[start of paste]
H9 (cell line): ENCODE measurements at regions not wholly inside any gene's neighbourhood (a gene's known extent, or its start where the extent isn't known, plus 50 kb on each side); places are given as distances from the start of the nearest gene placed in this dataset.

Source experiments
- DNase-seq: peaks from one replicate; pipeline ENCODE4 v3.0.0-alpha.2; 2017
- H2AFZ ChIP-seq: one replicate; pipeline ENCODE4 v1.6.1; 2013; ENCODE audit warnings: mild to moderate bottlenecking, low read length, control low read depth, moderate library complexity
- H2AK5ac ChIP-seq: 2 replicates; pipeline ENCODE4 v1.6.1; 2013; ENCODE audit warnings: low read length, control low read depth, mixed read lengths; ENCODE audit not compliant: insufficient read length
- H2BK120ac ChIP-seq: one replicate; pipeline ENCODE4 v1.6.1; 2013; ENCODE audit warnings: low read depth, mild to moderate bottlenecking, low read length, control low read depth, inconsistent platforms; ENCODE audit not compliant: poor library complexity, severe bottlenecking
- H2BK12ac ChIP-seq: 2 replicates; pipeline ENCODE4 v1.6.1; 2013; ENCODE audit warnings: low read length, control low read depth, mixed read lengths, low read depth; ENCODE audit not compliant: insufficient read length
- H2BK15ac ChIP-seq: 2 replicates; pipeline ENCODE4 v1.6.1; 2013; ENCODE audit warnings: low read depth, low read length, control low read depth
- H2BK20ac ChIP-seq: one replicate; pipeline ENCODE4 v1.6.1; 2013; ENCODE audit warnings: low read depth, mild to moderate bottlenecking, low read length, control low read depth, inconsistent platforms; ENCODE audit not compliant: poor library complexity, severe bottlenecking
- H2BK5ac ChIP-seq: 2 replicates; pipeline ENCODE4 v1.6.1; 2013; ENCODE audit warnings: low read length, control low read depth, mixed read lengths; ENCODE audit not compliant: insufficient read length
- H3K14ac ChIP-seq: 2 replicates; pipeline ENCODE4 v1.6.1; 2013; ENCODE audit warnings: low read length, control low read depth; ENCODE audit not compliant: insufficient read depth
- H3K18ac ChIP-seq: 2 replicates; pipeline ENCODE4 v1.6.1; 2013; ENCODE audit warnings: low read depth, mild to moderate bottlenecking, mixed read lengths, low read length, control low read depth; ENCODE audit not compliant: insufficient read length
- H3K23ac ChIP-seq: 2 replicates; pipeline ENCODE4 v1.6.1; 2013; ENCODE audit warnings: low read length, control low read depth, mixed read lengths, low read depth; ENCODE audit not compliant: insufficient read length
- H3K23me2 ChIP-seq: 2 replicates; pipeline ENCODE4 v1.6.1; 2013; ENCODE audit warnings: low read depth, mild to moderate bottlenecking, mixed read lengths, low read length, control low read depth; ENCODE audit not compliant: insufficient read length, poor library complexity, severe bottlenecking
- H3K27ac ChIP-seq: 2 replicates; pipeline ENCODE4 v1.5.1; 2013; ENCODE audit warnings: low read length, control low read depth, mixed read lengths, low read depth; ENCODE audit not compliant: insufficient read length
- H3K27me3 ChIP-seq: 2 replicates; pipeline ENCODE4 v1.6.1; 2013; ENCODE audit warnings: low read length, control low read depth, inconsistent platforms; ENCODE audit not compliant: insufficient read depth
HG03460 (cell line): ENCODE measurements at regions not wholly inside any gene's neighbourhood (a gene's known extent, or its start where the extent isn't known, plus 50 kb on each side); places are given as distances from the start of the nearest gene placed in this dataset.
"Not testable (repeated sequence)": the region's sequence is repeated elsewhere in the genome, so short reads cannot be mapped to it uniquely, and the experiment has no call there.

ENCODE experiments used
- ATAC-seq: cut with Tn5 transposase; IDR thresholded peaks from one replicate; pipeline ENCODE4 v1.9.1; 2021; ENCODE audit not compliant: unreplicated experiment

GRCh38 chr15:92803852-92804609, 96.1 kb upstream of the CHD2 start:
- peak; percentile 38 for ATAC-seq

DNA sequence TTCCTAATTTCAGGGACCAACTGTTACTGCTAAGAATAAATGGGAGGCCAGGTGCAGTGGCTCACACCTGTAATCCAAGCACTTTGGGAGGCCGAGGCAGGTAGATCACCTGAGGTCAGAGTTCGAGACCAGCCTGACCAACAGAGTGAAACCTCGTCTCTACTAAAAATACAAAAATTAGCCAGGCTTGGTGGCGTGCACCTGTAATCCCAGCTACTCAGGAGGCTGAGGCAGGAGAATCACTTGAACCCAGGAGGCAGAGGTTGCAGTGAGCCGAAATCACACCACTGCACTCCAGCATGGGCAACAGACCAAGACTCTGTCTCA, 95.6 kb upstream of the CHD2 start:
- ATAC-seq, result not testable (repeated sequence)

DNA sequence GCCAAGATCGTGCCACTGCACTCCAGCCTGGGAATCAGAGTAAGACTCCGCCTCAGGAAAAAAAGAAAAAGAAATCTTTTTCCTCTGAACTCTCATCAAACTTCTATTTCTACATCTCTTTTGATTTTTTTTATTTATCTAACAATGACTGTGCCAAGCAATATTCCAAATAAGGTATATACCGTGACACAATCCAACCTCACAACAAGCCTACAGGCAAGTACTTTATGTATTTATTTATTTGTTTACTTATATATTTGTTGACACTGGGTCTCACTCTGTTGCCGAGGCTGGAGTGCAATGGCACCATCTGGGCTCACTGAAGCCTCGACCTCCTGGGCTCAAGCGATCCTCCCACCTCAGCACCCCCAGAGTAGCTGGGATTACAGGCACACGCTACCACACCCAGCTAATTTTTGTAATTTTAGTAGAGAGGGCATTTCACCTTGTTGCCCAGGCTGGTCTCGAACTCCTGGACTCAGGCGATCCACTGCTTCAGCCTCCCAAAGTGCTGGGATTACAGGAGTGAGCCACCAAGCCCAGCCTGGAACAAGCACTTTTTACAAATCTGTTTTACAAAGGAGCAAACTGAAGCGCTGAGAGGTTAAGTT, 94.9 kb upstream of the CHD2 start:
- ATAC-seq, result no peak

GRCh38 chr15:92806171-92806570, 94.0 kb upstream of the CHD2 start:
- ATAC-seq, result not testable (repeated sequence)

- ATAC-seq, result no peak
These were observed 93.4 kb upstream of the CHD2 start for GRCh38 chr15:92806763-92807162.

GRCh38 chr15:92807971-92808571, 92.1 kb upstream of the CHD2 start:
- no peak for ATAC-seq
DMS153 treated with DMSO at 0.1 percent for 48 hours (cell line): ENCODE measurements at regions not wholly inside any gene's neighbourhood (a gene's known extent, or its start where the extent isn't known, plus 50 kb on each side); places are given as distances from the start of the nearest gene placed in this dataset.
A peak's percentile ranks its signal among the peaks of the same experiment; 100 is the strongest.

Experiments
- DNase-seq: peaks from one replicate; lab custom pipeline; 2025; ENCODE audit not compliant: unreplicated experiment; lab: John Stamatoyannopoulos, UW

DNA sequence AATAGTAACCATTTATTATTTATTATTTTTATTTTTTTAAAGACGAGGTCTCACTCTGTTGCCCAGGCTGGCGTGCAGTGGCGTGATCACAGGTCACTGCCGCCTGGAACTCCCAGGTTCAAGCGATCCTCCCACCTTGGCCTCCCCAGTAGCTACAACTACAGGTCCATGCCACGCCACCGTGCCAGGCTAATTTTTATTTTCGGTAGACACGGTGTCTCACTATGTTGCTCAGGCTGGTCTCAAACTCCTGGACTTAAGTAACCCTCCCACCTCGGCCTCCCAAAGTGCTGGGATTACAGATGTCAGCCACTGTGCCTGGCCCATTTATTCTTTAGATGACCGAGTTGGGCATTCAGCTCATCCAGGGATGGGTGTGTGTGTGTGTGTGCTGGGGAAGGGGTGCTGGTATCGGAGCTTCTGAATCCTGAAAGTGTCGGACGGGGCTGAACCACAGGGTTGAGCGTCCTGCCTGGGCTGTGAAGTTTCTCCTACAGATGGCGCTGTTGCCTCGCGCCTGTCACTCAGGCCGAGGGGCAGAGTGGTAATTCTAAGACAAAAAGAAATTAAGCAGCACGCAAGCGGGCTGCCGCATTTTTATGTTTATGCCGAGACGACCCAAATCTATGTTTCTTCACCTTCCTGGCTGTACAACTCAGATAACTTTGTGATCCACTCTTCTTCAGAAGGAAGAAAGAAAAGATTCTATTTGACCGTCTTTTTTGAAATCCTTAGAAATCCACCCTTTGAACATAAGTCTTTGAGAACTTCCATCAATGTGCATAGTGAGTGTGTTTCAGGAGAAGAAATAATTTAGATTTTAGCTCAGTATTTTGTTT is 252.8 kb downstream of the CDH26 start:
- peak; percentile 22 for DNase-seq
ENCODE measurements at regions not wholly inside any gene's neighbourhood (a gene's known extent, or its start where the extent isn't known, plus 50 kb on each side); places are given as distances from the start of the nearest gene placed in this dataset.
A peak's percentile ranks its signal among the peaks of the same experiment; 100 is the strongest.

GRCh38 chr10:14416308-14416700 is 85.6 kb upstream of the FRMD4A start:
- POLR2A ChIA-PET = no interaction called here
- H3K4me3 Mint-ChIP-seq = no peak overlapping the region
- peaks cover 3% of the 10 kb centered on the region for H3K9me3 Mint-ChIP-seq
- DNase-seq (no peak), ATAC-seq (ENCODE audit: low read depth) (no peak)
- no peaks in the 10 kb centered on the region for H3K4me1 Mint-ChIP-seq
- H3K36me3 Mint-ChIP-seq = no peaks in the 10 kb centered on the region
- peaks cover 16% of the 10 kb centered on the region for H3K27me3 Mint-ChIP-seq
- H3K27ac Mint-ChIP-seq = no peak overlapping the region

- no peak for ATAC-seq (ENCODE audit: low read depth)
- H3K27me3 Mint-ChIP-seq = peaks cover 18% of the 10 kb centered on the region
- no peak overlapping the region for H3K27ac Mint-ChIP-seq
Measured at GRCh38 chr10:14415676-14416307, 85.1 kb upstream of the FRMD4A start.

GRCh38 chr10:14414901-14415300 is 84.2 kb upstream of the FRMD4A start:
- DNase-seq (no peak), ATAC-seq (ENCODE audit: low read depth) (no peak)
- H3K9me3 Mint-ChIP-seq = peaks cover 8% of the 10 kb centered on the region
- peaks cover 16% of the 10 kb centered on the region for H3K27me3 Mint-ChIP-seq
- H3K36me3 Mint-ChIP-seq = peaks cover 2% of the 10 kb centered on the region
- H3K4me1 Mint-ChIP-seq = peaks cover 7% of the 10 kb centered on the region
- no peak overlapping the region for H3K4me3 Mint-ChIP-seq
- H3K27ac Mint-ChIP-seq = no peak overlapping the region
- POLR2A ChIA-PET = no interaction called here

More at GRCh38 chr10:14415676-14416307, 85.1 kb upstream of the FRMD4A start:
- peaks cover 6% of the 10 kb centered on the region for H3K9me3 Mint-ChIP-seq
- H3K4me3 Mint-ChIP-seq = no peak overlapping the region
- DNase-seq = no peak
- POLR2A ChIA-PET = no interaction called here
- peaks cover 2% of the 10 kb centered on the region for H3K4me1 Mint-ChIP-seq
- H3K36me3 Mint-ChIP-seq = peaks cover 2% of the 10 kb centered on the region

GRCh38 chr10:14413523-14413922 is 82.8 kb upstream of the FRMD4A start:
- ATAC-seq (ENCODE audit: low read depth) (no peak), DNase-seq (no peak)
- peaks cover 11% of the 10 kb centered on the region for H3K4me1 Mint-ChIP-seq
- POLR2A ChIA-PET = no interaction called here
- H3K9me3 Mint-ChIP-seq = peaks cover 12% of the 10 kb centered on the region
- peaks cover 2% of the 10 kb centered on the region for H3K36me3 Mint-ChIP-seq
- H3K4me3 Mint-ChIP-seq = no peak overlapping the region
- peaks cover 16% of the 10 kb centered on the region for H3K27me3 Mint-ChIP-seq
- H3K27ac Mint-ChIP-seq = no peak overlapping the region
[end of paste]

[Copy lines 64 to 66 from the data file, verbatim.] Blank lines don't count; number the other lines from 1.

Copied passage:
- peaks cover 6% of the 10 kb centered on the region for H3K9me3 Mint-ChIP-seq
- H3K4me3 Mint-ChIP-seq = no peak overlapping the region
- DNase-seq = no peak